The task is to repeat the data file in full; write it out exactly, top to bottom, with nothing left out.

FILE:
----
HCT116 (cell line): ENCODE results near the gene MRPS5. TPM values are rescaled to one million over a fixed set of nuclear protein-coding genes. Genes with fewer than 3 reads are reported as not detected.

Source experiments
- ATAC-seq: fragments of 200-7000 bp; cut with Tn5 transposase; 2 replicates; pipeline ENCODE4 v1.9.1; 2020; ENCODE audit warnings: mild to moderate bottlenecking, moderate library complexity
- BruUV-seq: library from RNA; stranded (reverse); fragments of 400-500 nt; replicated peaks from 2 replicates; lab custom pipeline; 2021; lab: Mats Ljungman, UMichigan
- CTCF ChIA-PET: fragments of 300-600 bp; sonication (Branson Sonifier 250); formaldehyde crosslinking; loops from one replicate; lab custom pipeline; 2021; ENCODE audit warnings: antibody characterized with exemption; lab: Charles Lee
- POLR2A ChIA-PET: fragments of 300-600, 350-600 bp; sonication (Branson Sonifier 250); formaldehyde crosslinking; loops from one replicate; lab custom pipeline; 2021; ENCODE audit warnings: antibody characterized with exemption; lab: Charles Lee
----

HCT116 (cell line): ENCODE results near the gene MRPS5. TPM values are rescaled to one million over a fixed set of nuclear protein-coding genes. Genes with fewer than 3 reads are reported as not detected.

Source experiments
- ATAC-seq: fragments of 200-7000 bp; cut with Tn5 transposase; 2 replicates; pipeline ENCODE4 v1.9.1; 2020; ENCODE audit warnings: mild to moderate bottlenecking, moderate library complexity
- BruUV-seq: library from RNA; stranded (reverse); fragments of 400-500 nt; replicated peaks from 2 replicates; lab custom pipeline; 2021; lab: Mats Ljungman, UMichigan
- CTCF ChIA-PET: fragments of 300-600 bp; sonication (Branson Sonifier 250); formaldehyde crosslinking; loops from one replicate; lab custom pipeline; 2021; ENCODE audit warnings: antibody characterized with exemption; lab: Charles Lee
- POLR2A ChIA-PET: fragments of 300-600, 350-600 bp; sonication (Branson Sonifier 250); formaldehyde crosslinking; loops from one replicate; lab custom pipeline; 2021; ENCODE audit warnings: antibody characterized with exemption; lab: Charles Lee